The biblical reference here is to a very short passage, Genesis chapter one, verses 26 & 27:
26 And God said, Let us make man in our image, after our likeness: and let them have dominion . . . .
27 So God created humankind in his own image, in the image of God created he him; male and female created he them.
I’m familiar with this passage, and the striking thing for me is how much baggage the ADF shovels into it. The text is actually much more flexible (and interesting) than the ADF take on it admits.
Like many biblical texts, this one is rich and provocatively ambiguous. Note how God speaks in both plural and individual (male) voices. “Let US make man in OUR image . . .” And the Hebrew is also packed with meanings, vocalized and potential.
What’s rendered “man” here is a generic term, more properly translated as “humankind,” “people,” “anyone,” or as one writer put it, “earthling.” This new “earthling” is not exclusively male or singular, but it is of the divine “us” and embodies “our” image, potentially both male and female (and maybe more and other than that). When this proto-human is then rendered into male and female image-bearers, the key word is an inclusive “and” rather than the ADF’s asserted exclusionary “or.”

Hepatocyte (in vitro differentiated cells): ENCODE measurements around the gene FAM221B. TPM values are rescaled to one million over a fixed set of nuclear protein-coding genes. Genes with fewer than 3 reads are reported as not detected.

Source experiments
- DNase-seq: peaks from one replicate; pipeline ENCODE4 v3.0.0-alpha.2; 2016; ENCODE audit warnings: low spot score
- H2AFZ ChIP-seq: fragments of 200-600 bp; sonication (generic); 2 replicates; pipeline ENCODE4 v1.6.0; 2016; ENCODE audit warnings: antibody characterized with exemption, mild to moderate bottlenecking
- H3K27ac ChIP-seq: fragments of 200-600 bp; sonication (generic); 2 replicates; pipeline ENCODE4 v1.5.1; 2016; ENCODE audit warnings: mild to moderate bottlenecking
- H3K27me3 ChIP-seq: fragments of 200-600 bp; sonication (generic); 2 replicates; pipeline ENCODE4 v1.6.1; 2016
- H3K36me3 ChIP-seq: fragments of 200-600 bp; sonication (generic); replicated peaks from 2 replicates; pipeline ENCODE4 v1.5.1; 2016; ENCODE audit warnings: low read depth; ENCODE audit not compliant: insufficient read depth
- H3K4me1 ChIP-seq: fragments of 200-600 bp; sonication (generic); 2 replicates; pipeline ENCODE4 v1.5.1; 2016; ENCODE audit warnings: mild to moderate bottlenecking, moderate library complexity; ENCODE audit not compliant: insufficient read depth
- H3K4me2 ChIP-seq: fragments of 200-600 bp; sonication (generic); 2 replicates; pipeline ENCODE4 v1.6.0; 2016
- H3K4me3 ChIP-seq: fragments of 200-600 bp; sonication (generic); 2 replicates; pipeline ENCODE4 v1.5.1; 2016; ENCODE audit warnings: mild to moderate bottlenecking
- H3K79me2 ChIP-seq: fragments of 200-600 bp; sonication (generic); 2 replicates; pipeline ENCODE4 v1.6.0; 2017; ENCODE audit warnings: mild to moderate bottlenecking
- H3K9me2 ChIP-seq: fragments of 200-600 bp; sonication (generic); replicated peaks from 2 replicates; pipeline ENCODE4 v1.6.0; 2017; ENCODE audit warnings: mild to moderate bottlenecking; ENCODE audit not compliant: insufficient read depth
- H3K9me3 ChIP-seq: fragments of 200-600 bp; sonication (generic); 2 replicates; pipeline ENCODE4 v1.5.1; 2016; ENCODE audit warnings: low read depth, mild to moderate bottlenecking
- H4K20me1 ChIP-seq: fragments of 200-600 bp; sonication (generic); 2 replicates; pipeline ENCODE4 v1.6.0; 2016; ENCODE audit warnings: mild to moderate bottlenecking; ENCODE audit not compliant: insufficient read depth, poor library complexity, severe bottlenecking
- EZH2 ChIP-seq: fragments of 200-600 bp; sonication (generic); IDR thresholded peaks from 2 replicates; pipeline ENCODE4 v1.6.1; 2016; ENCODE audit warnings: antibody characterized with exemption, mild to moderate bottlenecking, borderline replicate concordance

Thus these verses carry much more fluidity and ambiguity than the ADF reading permits. For ADF, God
“immutably creates each person as male or female, and these distinct, complementary genders together reflect the image and nature of God. (Gen 1:26-27.)”
Really? Or could male and female embody only two aspects of the much broader, richer creative image, which are neither “immutable” (The text says no such thing) nor automatically “complementary” (ditto).
Of course, ADF is not having it. Anything outside their strict binary frame means that “some individuals reject their biological sex,” and such “rejectors” then go on to “often present as the opposite sex. In so doing, these confused individuals reject God’s design and the person He created them to be.”
But these verses in Genesis do not declare that “either male OR female” are the only options for humans creatures; nor do they exclude, either explicitly or implicitly, any departures from these types. They don’t exclude it, or condemn, such. They’re better than that.
And while, to be sure, there’s plenty of sexism and homophobia to be found elsewhere in the Bible, there are also texts which affirm the more flexible potential of this suggestive tale of origins.
For instance, in Matthew 19, when Jesus is disparages divorce, and the disciples object, he replies: